Parrot Sleeping With One Eye Open

Parrots do not easily trust people or their environment. You may notice your parrot sleeping with one or both eyes partly open mostly during their daytime naps.  

In this pose, the parrot is half asleep and watches out for potential threats. They have the uncanny ability to put one-half of their brain to sleep while keeping the other half active and alert. 

This is scientifically referred to as Unihemsipheric sleep. When a parrot is sleeping with one eye open, it means they are resting but it is not deep sleep. It is completely normal behavior that you shouldn’t worry about. 

Parrot Sleeping Upside Down

Sometimes parrots may choose to snooze while being upside down, kind of like a bat. While it is not a commonly seen sleeping posture, many parrots do sleep upside down while hanging from the cage.

During the bat posture, the parrot will hang to the cage bars using its feet and tuck its head into its wings. Parrots are comfortable in the upside-down position but they may not sleep like that for long durations. 

Frankly, it is a matter of having a strong bond with your parrot. When a parrot is sleeping while hanging upside down, it may not be able to take flight quickly if danger comes.

Despite this sense of vulnerability, they may sleep in this posture because they trust you. So, If your parrot hangs upside down, it means it feels safe around you and its environment. It’s a testament to the bond they have established with you and shows that they feel protected.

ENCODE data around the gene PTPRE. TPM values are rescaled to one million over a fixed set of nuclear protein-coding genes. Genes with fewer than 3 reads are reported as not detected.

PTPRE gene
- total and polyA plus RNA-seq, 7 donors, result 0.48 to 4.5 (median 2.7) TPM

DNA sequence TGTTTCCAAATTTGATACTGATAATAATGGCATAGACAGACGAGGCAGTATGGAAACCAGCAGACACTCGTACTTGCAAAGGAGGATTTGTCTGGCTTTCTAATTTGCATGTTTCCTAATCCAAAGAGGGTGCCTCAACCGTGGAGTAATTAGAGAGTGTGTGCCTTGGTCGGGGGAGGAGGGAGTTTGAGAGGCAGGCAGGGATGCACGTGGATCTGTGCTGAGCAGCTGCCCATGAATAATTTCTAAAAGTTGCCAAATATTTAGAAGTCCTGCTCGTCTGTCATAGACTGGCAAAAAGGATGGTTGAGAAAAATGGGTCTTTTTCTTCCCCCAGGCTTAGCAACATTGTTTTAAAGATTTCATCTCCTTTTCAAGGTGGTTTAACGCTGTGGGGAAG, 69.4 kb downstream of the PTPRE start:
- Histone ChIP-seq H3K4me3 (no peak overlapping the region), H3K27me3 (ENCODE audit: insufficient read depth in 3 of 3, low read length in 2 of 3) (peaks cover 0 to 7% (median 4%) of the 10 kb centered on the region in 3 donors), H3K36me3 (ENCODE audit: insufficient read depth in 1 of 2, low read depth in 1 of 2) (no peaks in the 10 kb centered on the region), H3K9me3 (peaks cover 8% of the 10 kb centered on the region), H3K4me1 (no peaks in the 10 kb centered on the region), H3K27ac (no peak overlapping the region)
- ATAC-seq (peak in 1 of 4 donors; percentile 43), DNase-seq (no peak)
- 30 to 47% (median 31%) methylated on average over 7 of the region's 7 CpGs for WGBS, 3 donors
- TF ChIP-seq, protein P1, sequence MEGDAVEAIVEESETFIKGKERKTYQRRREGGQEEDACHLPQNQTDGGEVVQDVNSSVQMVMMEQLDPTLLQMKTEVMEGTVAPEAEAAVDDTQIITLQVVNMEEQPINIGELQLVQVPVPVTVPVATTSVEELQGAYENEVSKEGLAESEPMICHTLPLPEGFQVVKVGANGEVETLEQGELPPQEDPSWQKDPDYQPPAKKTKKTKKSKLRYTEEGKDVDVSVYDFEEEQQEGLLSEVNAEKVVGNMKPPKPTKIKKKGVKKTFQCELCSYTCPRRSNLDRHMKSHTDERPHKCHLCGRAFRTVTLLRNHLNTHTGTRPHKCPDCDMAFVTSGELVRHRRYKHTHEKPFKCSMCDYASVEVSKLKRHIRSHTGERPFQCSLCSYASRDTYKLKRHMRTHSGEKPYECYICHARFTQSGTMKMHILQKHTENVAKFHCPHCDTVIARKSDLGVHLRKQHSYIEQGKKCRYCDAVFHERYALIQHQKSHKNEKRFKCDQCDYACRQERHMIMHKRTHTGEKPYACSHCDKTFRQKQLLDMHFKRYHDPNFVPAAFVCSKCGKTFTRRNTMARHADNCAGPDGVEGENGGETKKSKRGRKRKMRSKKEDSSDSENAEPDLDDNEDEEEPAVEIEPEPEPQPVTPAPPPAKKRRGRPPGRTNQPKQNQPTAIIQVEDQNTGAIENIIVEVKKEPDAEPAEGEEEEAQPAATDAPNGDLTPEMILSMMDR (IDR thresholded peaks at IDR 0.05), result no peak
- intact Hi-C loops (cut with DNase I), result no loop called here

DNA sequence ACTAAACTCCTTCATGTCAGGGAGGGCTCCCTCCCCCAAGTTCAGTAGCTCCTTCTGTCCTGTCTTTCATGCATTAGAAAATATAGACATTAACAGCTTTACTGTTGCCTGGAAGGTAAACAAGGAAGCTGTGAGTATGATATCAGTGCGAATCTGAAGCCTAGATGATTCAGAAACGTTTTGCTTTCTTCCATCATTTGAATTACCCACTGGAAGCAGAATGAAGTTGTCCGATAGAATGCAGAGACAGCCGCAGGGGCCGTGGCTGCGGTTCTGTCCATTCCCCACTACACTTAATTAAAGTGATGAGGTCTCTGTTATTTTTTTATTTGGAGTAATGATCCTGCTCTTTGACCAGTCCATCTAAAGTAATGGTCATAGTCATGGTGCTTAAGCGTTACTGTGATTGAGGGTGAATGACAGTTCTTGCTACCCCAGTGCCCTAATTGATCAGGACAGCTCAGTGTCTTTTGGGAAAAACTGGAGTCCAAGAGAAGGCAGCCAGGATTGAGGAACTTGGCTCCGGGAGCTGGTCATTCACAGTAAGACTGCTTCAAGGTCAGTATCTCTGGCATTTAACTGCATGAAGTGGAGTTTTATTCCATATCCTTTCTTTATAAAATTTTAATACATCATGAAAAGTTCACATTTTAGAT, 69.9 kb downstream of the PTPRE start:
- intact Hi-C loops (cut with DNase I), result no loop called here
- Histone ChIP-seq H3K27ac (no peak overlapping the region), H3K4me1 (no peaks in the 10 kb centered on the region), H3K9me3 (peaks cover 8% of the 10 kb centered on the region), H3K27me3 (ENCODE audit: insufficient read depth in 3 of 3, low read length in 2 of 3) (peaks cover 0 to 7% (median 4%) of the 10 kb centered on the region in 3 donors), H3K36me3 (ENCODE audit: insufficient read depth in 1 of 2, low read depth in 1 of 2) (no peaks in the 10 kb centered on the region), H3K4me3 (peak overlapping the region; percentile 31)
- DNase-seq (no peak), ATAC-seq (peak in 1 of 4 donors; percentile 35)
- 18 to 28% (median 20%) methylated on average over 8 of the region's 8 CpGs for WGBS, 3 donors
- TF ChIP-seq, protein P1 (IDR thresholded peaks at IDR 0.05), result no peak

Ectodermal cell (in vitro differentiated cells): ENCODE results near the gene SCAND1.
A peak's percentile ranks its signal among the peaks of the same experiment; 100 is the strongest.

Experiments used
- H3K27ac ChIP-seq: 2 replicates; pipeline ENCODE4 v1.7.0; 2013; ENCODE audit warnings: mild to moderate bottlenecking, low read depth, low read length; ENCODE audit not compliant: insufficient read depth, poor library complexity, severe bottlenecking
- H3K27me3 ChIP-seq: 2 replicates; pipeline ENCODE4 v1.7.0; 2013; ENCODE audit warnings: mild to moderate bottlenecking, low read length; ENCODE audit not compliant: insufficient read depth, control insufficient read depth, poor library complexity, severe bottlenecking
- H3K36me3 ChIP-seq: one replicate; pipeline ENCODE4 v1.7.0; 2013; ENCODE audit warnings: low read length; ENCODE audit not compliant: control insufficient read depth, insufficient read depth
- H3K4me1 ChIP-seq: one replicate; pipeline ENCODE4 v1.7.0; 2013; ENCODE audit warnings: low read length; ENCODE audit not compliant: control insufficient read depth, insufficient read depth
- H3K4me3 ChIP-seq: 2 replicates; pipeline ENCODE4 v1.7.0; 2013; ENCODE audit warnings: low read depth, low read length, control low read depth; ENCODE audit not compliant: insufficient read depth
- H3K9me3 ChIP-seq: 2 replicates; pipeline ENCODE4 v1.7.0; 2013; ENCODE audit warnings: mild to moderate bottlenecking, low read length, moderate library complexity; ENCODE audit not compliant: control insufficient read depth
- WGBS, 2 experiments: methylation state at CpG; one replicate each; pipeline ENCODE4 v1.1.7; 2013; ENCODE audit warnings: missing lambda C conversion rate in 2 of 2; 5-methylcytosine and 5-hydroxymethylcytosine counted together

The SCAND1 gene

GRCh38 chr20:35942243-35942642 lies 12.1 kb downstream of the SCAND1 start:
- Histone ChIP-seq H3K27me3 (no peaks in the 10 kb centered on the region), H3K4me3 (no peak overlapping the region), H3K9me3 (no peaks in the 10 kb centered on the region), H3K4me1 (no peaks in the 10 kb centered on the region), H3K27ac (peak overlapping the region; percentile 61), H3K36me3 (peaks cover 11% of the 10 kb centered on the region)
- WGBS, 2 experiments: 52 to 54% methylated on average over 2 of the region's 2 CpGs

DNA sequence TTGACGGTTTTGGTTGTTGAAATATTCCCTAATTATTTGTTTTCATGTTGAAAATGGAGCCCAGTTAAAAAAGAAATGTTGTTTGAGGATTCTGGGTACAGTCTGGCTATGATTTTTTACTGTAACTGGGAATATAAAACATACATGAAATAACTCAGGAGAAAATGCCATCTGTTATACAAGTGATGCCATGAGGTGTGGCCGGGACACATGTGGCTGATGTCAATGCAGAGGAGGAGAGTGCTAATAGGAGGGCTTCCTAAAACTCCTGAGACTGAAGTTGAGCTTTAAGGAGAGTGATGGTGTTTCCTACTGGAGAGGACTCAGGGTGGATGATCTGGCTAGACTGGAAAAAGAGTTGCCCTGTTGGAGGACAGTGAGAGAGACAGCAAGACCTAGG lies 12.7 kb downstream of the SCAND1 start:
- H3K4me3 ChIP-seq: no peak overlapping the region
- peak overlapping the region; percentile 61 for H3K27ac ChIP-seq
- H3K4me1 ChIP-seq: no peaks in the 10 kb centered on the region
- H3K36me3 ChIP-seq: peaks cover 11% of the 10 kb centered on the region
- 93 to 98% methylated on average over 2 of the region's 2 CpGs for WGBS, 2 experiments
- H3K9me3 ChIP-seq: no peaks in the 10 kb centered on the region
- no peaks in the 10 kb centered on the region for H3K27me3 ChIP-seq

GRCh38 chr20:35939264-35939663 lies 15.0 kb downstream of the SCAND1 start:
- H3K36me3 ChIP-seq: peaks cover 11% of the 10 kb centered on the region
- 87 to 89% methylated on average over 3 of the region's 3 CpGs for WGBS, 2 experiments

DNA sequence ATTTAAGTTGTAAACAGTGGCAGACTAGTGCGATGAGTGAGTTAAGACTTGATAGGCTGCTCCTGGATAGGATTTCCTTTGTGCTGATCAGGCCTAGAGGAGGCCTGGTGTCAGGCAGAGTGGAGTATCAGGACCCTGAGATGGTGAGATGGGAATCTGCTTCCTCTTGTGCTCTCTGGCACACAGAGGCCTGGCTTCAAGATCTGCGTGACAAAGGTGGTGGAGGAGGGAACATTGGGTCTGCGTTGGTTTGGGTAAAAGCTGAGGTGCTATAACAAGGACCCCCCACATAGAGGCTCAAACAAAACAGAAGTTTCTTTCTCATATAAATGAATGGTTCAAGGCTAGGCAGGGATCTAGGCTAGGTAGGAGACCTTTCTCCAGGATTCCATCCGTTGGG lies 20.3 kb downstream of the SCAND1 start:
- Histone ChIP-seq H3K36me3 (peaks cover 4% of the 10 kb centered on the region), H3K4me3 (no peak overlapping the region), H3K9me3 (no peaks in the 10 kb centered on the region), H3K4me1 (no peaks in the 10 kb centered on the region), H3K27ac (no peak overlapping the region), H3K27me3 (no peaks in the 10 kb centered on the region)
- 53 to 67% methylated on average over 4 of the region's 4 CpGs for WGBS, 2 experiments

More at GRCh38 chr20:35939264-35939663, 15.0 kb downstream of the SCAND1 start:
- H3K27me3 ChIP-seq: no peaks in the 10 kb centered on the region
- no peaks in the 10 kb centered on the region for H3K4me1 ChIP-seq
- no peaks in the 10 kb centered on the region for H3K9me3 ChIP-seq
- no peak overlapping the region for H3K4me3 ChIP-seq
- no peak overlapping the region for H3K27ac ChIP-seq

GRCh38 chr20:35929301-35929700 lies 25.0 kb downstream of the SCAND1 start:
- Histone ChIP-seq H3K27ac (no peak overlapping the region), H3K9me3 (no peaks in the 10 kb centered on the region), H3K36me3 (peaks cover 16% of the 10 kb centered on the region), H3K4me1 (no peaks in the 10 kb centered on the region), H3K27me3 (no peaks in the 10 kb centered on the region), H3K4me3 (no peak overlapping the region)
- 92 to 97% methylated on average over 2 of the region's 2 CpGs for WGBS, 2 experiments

Parrot Sleeping With Head Down

Parrots look for a cozy spot to hunker down for the night and what could be cozier than their fluffy and soft feathers? 

In this position, the parrot turns its head backward and tucks its beak in its feathers, sometimes also fluffing up. This is a common sleeping position for parrots and indicates that the bird is feeling relaxed and comfortable.  

However, when a parrot has fluffed up its feathers, it could mean that they are feeling cold. Fluffing up their feathers helps in preserving body heat and allows them to maintain a comfortable temperature during sleep.

Parrot Sleeping On Its Back Or Sides

It can be nice to see your parrot curling up and snuggling next to you in bed. Some parrots may do this when they find a comfy spot to lie down, such as a cushion or bed. 

Sometimes, they may even curl up in your hands, which shows they trust you and enjoy your company. If your parrot is sleeping on its back with its feet pointing up, it means that it trusts you and the two of you share a unique bond.

Parrot Sleeping On The Bottom Of Cage